Government’s ’emergencies’


Early in my stint on the News-Sentinel’s editorial board, county officials came to lobby for the newspaper’s support of a proposed new tax.

They knew we had a conservative editorial page, so they gave us their best sound arguments based on fiscal prudence.

The impact on individuals would be minimal — a “dining out” tax of a mere 1 percent on food and beverages. The use of the revenue would be strictly targeted — going to fund a reconstruction project of the War Memorial Coliseum, at the time the county’s main entertainment complex. Best of all, the tax would not be permanent. When the coliseum project was finished, the tax would end.

After much discussion, members of the editorial board reluctantly agreed to endorse the food-and-beverage tax.

And guess what?

The project ended, but the county decided to build itself a minor league baseball stadium, and there was that shiny tax, still collecting money. Naturally, they used it for the new project. Some years later, that stadium was demolished, before it was even paid for, so the city could build a brand-new stadium with a whole new tax scheme.

And more than 30 years later, diners in our county are still paying a food-and-beverage tax, and probably will be until the revenue is tapped to fund a public transit shuttle to the Mars colony. That was the last tax I ever supported.

It brought home a lesson about government we should never forget: Inertia works both ways.

We all remember that a body at rest tends to stay at rest, but forget the part about a body in motion tending to stay in motion. The next time we complain about a gridlocked government not getting anything done, we should remind ourselves we probably won’t like it if they finally do something, and the less we like it the greater the chance it will never stop.

Government is forever.

Unfair taxes don’t go away. Pointless laws stay on the books. Contingency plans somehow become public policy with no debate or official notice.

And power, once it has been wielded by hall monitors turned elected officials, does not wither away and die. It turns out that hall monitors live to tell people where and when they may and may not go.

It’s hard to say which was more appalling about Gov. Eric Holcomb’s announced mandate of a state mask policy to fight a new spike in COVID-19 cases: his plan to declare, on his own authority, that disobedience would be a misdemeanor carrying a potential penalty of $1,000 in fines and 180 days in jail, or his simultaneous announcement that, well, the penalties would not be enforced.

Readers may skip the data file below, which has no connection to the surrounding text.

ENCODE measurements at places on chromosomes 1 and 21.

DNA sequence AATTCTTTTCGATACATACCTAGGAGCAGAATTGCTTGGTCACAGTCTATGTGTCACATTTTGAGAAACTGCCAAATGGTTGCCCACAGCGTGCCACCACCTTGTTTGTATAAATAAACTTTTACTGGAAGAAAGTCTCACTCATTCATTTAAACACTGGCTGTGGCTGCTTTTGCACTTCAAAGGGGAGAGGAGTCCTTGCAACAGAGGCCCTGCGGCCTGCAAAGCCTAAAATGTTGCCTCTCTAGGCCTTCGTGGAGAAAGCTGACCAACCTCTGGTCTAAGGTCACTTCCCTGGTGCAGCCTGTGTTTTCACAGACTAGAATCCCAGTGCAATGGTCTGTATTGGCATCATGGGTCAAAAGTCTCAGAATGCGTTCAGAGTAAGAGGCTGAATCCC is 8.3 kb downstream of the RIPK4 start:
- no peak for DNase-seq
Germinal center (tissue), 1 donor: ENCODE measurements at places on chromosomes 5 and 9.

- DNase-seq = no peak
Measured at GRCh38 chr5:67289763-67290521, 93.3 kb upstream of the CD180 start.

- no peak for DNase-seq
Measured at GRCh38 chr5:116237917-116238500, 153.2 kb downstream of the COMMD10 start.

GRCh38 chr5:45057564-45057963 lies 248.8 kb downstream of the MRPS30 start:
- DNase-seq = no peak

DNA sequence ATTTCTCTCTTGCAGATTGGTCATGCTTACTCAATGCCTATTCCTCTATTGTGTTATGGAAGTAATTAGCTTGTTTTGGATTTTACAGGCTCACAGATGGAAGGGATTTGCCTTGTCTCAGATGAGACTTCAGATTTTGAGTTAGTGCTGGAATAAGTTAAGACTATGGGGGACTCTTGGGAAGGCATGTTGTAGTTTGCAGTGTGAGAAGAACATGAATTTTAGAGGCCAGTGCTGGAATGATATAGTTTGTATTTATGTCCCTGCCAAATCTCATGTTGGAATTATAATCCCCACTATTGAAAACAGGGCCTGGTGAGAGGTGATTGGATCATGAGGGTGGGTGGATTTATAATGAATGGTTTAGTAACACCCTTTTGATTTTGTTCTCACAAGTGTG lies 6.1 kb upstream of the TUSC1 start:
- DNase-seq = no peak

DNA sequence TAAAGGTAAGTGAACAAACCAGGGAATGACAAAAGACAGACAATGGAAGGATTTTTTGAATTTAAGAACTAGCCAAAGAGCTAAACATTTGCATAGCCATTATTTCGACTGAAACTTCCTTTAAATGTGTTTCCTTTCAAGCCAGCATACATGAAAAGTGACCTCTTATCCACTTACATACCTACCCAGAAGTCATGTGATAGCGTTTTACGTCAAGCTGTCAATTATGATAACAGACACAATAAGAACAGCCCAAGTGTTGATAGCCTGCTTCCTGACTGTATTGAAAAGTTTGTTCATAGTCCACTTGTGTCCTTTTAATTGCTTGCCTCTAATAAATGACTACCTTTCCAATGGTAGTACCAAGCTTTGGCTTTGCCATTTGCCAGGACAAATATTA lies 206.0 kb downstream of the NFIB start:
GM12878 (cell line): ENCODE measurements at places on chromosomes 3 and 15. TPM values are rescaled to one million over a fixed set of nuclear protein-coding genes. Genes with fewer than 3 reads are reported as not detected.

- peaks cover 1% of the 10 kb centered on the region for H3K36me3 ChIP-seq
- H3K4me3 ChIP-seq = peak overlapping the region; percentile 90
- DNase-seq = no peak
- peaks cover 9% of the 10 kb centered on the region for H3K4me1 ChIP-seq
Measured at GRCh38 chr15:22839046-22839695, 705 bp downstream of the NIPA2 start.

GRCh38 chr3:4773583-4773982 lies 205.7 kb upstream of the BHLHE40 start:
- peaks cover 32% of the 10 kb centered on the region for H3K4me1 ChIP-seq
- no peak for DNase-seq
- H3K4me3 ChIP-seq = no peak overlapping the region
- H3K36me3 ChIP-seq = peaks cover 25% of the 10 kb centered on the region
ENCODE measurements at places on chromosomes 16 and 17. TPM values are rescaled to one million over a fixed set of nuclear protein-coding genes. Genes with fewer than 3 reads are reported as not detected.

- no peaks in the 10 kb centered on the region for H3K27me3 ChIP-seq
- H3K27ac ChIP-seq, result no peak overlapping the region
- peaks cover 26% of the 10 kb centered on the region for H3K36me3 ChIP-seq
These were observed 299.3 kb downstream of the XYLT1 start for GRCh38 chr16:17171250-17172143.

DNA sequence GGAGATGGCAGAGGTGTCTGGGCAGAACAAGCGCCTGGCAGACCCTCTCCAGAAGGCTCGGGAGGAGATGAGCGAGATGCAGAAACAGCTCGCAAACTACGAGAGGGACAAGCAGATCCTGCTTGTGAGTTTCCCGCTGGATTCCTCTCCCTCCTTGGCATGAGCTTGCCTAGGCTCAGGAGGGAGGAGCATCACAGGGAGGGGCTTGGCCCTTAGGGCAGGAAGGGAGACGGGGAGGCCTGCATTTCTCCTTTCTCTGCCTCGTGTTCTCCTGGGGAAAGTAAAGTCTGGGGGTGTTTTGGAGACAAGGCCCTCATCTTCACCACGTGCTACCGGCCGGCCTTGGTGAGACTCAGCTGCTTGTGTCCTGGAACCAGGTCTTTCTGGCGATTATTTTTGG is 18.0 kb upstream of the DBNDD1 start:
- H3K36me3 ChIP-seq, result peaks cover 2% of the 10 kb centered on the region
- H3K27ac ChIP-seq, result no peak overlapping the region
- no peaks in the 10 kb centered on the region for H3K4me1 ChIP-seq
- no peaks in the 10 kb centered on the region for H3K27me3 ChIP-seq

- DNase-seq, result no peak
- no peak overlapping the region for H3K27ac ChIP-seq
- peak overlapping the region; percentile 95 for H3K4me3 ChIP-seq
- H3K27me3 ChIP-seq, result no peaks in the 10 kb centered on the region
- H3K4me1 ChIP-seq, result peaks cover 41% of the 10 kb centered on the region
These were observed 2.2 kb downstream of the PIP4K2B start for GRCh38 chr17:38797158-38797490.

In one breathtaking act of hubris, he would have imposed an unconstitutional edict and added another layer of cynicism for people who already thought the law was more a whim of the privileged than a reasonable rulebook for society.

But happily for us, he apparently listened to the widespread complaints, including many from fellow Republican officeholders, and dropped the idea that an executive can create laws instead of merely enforcing them. The mandate will now be “educational,” not a criminalized offense.

Or perhaps he listened to outgoing Attorney General Curtis Hill, who left us with a parting word of common sense: It is one thing for the governor to declare an emergency and take arbitrary action. In’s another to keep acting unilaterally, without calling the General Assembly into special session, long past the time when urgency was called for. “Emergencies” do not last for months on end.

However, he ignored the part about a special legislative session. He is still out there, a Capt. Jean-Luc Picard madly directing the United Federation Starship Indiana into unknown galaxies by flicking his wrist and commanding his underlings to “Make it so.”

The issue is not how deadly COVID-19 is or whether things like masks and social distancing are appropriate responses to it. The issue is whether the government can and will deal with a perceived crisis within a system designed to protect the best interests of all citizens. The need to maintain the public’s fragile trust in government will remain long after the pandemic has passed.

Speaking of emergencies, it has just been reported that state government will soon face a budget crisis. It seems that crashing an economy and putting millions of Hoosiers in a financial hole will necessarily mean a drastic decrease in funding for state government.

There has been a 23 percent drop in state revenues, which has decreased the state’s $2.3 billion in reserves by $850 million. There is the prospect of drastic cutbacks in government spending, massive layoffs, reduction or elimination of certain services.

Cutting back on waste, fraud and abuse? Always has been and always will be a pipe dream.

So, any day now, expect hints about the need for additional revenues, and we all know what that means.

To which there is only one reasonable response from the beleaguered taxpaying public. Well, yeah, we’ll get back to you on that.

Leo Morris, columnist for The Indiana Policy Review, is winner of the Hoosier Press Association’s award for Best Editorial Writer. Contact him at [email protected]. Send comments to [email protected].

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